Bread or Arms, Aoun Stream Change Position towards Hezbollah

Hezbollah has only two choices: either to keep using arms for achieving its ideological goals, or finding a solution for the Lebanese crisis, Ziead al-Aswad, a leader in the Free Patriotic Movement said, in an indication to a possible coup against Hezbollah by the pro-Aoun stream.

The Free Patriotic Movement (FPM) is a Lebanese political party with a nationalistic attitude, overwhelmingly supported by the Christian population in the country. In 2006, the FPM signed a memorandum of understanding with Hezbollah organizing their relation and discussing Hezbollah’s disarmament, given some conditions. The second and third conditions for disarmament were the return of Lebanese prisoners from Israeli jails and the elaboration of a defense strategy to protect Lebanon from the Israeli threat. The agreement also discussed the importance of having normal diplomatic relations with Syria and the request for information about the Lebanese political prisoners in Syria and the return of all political prisoners and diaspora in Israel.

Al-Aswad has called on Hezbollah to relinquish its arms, as this is what the western countries demand in return of helping Lebanon in its economic crisis.

Al-Aswad’s comments coincide with the escalating economic crisis and warnings of a wave of poverty and hunger that may strike Lebanon in the near future, according to the New York Times.

Hungry people and political ambitions

According to al-Aswad, the general situation in Lebanon stipulates that Hezbollah must adhere to the conditions of the international community. “You cannot keep holding the guns while your people are hungry,” al-Aswad said, putting the blame of the difficult economic situation in Lebanon to Hezbollah’s actions and positions.

The Lebanese Prime Minister, Hassan Diab, warned on May 21, that by the end of this year, half of the Lebanese people will not be able to get food and bread, because of the Corona crisis effects in addition to the economic crisis.

This change regarding the FPM position towards Hezbollah’s policy in Lebanon is attributed to the ambition of Jibran Basli, the party’s chairman, who wants to succeed Michael Aoun, the Lebanese President, reliable source said to MENA Study and Research Center.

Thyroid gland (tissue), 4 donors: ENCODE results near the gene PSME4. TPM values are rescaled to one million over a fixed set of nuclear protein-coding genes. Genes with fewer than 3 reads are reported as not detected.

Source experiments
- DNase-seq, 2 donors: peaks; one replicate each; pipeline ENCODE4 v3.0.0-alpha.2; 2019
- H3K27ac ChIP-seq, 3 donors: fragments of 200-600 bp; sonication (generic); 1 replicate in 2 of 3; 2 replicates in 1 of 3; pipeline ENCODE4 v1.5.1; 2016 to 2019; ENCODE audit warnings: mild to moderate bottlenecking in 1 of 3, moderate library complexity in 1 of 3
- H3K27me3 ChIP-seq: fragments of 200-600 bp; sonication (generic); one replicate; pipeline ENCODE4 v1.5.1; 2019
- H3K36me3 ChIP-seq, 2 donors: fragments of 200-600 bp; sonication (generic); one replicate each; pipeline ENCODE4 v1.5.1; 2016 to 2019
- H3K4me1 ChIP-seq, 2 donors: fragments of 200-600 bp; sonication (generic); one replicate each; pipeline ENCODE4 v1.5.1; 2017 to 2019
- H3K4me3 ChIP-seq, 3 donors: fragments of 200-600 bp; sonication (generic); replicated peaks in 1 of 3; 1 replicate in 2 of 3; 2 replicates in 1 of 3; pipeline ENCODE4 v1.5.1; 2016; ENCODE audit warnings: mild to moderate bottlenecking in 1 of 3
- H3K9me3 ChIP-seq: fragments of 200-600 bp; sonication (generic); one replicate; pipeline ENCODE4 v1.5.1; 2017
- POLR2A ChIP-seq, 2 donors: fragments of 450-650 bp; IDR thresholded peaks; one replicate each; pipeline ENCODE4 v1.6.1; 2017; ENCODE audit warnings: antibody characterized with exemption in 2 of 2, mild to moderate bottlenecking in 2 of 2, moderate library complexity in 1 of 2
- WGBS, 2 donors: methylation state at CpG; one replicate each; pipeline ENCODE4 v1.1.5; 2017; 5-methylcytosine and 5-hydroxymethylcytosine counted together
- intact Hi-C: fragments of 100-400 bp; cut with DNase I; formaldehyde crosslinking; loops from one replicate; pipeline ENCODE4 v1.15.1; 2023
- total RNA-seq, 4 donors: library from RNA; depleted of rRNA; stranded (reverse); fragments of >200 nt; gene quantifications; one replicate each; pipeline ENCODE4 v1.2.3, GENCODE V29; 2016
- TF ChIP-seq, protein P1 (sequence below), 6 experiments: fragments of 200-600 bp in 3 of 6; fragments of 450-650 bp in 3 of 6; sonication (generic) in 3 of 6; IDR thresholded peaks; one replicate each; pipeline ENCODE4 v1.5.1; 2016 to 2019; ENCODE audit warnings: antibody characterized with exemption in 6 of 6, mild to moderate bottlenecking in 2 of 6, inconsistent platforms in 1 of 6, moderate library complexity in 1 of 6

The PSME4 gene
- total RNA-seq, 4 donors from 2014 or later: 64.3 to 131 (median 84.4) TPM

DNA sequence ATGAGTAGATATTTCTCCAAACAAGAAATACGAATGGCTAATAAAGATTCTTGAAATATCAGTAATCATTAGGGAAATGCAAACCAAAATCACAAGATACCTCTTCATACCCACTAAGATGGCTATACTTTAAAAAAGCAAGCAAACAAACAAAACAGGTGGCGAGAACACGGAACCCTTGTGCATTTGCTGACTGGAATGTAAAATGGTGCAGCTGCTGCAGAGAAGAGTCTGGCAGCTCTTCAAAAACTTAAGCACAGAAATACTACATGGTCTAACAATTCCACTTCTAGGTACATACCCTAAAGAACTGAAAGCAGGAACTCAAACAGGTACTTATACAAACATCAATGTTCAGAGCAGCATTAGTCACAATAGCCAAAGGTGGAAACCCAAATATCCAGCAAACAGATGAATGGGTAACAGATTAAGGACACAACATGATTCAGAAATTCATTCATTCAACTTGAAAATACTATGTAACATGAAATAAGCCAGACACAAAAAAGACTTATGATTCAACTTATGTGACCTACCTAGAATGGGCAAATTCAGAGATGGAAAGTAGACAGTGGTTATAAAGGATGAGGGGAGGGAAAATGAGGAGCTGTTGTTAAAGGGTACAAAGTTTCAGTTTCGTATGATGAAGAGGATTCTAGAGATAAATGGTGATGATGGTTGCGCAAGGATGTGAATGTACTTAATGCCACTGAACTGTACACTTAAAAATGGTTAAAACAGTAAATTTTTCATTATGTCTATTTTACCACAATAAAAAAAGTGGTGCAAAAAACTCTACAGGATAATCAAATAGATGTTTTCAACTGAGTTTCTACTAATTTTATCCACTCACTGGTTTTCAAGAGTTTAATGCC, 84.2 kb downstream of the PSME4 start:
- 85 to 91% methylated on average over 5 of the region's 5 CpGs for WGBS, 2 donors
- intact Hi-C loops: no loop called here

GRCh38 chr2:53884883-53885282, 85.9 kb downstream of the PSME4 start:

“This new stance is covered with the economic crisis and Lebanon’s interests, but the actual reason for this change is Basil’s political ambitions,” according to MENA’s source.

In the same context, the source, talking under condition of anonymity, indicates that Basil’s arrival to the presidential palace of Baabda would require an alignment with the western stance of Hezbollah’s arms, because Lebanon’s next president would be chosen according to international understandings. Therefore, the interests of the Free Patriotic Movement in the next stage would require a change in its alliances with the Iran-backed Hezbollah.

The 2006 agreement between FPM and Hezbollah was the major reason for Aoun’s arrival to the power.

International pressure extrapolating to the future

Basil has made the first step towards the new stance adopted by his party, as he talked about the Syria-Lebanon borders issue, criticizing the “de facto government” and blaming it for the insecurity on the borders.

UN Secretary General Antonio Guterres had called a few days ago to disarm and reduce Hezbollah and its involvement in military operations in Syria and the Middle East.

Meanwhile, Germany has classified Hezbollah as a terrorist organization, and this coincided with US economic sanctions.

Basil has extrapolated the future and the international will to limit the Iranian influence in the region, which would affect the Iranian presence in Lebanon too.

Basil might take a provocative step and cut all his connections with Hezbollah.

The Government is on the stake

The biggest looser of this divergence between the government’s allies is the government itself, led by Hassan Diab, especially that it already suffers of internal splits.

On the other hand, Basil’s plan might not affect the arms of Hezbollah directly, it could rather affect Hezbollah’s political power and reduce its control over governmental decisions.

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